Sat | Jan 16, 2021

Ja to seek funding to ramp up climate-change resilience

Published:Sunday | November 22, 2020 | 8:04 AMJason Cross/Gleaner Writer
From left: Climate Change Minister Pearnel Charles Jr, World Bank Representative for Jamaica Ozan Sevimli, and UnaMay Gordon, principal director in the Climate Change Division pause to observe mitigation works along Port Royal Street in Kingston during a tour yesterday.

Climate Change Minister Pearnel Charles Jr says the ministry will be ramping up efforts to secure funding to carry out works on key areas of the Corporate Area and other sections of the island in danger of significant damage from the effects of climate change.

Pointing to some of the areas which broke away during recent heavy rains, Charles said it brought into focus the need for more climate-resilient infrastructure.

He was speaking with reporters yesterday during a tour of projects to secure and beautify a section of the coastline on Port Royal Street in downtown Kingston and another off the Palisadoes main road, as well as sections of Weise Road and other areas in Bull Bay, St Andrew.

“We are trying to identify finances to do further improvement to Palisadoes. The previous investment is one we could say is sustainable,” said Charles, who heads the Ministry of Housing, Urban Renewal, Environment and Climate Change, and also has responsibility for water.

Kingston Eastern and Port Royal Member of Parliament Phillip Paulwell embraced the idea of a project to improve other sections of the Palisadoes strip, which falls in his constituency and is home to the Norman Manley International Airport.

“The reality of climate change is here and I am very happy that the minister is taking this matter seriously and is intent that the success of this project can be further developed. This road is important to Jamaica. It is the entrance and exit to the country to international business and tourists. It is crucial that this be preserved.

“During the horrific Hurricane Ivan, the airport was cut off and my people in Port Royal were also badly affected,” Paulwell told The Gleaner.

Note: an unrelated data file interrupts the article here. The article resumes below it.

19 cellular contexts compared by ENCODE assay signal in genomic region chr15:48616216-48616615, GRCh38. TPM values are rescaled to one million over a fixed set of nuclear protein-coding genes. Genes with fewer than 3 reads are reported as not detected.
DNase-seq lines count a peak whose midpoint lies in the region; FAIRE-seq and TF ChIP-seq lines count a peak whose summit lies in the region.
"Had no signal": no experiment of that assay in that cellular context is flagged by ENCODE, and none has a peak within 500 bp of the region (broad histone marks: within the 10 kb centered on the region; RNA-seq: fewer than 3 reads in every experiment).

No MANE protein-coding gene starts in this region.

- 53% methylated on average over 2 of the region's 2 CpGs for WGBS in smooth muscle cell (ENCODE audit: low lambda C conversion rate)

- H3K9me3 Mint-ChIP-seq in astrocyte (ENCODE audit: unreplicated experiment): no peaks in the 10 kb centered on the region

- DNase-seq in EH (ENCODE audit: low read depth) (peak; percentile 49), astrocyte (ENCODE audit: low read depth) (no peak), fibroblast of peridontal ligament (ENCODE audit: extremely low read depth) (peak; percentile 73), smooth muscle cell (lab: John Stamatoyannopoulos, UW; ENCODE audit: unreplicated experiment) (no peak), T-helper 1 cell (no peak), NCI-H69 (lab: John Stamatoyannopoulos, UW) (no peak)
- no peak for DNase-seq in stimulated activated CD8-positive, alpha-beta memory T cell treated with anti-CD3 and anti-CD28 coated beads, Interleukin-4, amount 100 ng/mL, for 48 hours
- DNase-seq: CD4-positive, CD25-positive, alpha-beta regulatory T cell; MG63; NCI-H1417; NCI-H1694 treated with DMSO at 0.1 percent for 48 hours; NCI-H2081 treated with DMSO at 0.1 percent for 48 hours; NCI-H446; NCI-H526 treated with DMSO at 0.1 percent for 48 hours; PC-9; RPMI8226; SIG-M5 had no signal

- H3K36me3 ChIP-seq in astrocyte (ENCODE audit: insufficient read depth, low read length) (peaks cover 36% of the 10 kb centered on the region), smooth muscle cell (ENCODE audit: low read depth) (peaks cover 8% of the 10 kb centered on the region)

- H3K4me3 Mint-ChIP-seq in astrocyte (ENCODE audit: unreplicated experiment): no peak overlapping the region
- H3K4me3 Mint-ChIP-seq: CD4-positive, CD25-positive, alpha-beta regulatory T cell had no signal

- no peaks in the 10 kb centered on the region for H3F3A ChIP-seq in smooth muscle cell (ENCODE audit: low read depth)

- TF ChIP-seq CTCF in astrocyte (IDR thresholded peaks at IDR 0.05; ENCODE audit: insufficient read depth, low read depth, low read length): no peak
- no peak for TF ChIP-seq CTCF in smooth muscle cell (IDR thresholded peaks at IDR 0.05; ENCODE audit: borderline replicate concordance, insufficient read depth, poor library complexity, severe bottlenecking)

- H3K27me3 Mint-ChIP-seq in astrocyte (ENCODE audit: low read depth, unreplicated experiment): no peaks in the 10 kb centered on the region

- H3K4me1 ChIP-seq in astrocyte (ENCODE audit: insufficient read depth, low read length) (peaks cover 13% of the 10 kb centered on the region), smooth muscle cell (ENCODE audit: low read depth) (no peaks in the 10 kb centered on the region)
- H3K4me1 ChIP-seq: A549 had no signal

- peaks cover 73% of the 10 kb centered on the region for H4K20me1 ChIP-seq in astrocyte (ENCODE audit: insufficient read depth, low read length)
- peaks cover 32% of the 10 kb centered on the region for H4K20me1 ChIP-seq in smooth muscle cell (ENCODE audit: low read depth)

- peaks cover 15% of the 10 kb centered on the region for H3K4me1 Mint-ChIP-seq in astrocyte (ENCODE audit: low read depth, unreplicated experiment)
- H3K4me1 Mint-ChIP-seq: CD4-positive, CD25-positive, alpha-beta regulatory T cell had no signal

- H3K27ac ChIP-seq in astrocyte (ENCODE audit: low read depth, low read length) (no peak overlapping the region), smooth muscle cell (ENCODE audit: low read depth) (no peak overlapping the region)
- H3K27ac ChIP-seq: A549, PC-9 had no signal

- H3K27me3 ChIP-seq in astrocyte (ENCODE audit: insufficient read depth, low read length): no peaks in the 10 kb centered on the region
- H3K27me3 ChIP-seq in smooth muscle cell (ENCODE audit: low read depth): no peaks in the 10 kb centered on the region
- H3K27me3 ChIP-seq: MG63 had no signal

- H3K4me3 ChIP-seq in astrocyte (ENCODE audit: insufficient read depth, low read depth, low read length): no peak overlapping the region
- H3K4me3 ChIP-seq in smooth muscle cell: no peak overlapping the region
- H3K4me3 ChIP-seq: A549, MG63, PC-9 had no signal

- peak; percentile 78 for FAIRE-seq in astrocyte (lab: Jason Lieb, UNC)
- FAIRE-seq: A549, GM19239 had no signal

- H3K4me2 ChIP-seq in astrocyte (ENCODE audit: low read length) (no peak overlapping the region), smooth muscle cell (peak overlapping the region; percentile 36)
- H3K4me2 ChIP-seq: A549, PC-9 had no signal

UnaMay Gordon, principal director in the Climate Change Division in the ministry, said the work is necessary to ensure that the road remains operational at all times and to guarantee continued access to the Norman Manley International Airport.

“This was put in after Hurricane Ivan in 2004,” she said of a barricade installed to protect the area. “The road went below sea level and the revetment was put in place as a measure for that. You can see sand attrition now because the beach was badly eroded. The road was also raised by six metres.”

Gordon said she was optimistic about the future of Jamaica’s climate change resilience.

“We are looking at the impact of climate change, what we can ascribe to it and some of the solutions that can be prescribed and how we can use data to look at our vulnerabilities and inform decision-making,” she said. “We are far advanced in developing our climate change-resilient infrastructure tool ... . This will be a tool investors can apply to know if they should or should not make an investment.”

Coming out of the Climate Summit in New York City last year, Jamaica started working with the government of the United Kingdom (UK) and the University of Oxford in the UK to complete the plan to help rebuild after this year’s Atlantic hurricane season.

“ ... Jamaica joined that coalition to get the benefits from it across the world. We are far advanced. Sooner or later, we will be able to use it to inform decisions to build back greener as we come out of this hurricane season which has caused a wide level of devastation across the island,” said Gordon.